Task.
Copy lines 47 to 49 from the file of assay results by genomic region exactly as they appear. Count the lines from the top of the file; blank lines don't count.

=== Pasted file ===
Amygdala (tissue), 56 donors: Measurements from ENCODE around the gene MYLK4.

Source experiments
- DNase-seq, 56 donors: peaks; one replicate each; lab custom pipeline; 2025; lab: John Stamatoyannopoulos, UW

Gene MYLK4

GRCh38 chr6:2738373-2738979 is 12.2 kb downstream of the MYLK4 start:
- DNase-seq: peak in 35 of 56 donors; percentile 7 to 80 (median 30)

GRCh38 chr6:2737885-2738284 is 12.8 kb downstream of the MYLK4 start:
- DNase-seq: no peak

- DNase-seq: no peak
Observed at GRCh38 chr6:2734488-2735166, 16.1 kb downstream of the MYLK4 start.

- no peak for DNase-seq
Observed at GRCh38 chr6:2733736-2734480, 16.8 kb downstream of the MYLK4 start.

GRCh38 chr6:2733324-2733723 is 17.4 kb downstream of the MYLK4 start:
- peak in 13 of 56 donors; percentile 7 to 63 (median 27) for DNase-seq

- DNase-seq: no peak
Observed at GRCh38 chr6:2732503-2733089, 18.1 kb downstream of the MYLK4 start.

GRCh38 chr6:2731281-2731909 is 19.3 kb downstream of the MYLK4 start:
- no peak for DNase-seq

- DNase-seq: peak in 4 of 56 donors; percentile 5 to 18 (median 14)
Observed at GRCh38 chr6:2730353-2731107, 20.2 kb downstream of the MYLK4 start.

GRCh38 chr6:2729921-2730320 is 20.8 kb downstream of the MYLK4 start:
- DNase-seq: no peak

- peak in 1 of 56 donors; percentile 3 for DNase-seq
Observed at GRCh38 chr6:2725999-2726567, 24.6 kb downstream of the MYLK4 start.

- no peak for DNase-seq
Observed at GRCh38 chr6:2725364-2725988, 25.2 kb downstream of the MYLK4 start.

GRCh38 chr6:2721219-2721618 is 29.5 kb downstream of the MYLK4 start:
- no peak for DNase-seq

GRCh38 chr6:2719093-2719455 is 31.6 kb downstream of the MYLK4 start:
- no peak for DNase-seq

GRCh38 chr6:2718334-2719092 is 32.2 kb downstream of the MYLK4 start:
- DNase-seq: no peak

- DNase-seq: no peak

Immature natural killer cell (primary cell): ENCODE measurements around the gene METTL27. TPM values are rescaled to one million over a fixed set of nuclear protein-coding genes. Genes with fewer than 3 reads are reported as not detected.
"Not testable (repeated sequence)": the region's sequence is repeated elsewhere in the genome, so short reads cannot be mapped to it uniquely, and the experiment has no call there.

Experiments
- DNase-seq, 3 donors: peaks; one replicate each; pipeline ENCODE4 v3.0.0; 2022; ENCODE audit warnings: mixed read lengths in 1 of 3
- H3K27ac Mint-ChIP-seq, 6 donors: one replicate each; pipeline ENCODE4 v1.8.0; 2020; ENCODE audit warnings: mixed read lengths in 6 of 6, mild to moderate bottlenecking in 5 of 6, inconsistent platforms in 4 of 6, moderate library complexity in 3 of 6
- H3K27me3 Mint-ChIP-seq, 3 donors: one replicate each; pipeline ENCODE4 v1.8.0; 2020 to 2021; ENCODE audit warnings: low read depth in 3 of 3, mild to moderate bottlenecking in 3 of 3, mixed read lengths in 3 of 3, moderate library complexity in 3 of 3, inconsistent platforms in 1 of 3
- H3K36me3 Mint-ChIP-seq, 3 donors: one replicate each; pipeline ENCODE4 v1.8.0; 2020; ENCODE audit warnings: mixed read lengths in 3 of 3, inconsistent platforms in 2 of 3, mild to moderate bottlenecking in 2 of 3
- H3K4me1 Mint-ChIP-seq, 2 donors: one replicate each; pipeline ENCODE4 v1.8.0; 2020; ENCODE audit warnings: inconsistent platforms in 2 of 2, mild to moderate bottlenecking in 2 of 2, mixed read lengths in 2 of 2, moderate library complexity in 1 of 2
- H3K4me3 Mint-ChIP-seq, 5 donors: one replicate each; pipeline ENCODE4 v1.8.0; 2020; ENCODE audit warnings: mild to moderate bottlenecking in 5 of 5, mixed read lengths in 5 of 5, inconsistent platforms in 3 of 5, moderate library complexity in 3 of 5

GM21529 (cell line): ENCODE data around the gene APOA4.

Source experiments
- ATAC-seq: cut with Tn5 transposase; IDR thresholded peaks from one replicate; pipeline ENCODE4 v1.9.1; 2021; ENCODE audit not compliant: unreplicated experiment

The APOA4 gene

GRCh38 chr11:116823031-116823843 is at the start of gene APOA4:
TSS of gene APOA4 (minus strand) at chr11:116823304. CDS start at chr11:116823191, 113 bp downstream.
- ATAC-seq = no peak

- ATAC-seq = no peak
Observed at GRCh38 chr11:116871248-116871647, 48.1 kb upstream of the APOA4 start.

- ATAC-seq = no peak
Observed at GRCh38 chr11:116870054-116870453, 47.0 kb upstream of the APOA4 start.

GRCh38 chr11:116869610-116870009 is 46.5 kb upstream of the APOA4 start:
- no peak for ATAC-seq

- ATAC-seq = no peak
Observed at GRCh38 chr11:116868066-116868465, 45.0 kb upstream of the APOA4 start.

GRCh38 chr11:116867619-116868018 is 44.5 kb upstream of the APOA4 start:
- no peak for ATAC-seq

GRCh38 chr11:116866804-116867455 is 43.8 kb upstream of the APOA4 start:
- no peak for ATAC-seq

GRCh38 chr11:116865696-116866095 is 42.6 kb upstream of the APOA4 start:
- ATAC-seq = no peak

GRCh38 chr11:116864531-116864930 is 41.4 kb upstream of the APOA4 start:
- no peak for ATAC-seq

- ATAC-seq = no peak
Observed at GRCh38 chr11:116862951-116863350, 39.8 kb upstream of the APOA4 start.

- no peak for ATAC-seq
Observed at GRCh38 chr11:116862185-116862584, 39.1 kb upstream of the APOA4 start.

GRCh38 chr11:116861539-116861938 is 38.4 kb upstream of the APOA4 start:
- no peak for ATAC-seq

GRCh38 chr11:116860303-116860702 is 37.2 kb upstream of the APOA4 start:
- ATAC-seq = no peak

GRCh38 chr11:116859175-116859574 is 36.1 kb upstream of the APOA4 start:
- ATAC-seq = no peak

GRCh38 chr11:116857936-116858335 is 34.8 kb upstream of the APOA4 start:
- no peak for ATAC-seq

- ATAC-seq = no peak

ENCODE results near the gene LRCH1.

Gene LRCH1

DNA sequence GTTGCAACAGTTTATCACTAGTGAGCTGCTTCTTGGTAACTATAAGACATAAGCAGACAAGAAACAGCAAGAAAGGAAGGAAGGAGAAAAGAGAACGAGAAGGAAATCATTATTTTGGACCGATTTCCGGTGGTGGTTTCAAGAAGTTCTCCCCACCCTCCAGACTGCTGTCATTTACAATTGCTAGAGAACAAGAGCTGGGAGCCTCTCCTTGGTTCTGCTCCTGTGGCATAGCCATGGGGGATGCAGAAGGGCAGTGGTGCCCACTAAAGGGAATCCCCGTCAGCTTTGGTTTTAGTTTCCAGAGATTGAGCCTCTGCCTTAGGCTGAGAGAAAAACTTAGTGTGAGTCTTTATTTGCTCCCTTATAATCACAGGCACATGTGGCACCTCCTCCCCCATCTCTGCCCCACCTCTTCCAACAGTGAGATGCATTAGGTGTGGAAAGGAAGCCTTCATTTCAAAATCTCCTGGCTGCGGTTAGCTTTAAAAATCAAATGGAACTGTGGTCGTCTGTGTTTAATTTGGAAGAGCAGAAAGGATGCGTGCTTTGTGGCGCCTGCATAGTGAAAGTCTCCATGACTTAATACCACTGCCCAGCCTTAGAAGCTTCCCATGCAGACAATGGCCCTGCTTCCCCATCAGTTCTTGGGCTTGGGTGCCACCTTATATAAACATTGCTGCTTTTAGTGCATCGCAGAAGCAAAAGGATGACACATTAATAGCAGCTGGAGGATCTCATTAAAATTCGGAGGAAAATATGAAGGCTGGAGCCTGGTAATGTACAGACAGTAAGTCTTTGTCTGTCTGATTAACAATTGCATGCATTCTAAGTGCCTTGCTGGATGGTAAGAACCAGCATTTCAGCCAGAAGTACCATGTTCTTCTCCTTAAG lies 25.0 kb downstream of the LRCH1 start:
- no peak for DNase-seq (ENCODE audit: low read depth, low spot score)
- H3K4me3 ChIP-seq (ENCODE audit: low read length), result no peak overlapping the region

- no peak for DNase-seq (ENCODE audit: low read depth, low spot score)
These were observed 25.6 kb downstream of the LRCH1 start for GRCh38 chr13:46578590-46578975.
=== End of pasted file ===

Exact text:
GRCh38 chr11:116823031-116823843 is at the start of gene APOA4:
TSS of gene APOA4 (minus strand) at chr11:116823304. CDS start at chr11:116823191, 113 bp downstream.
- ATAC-seq = no peak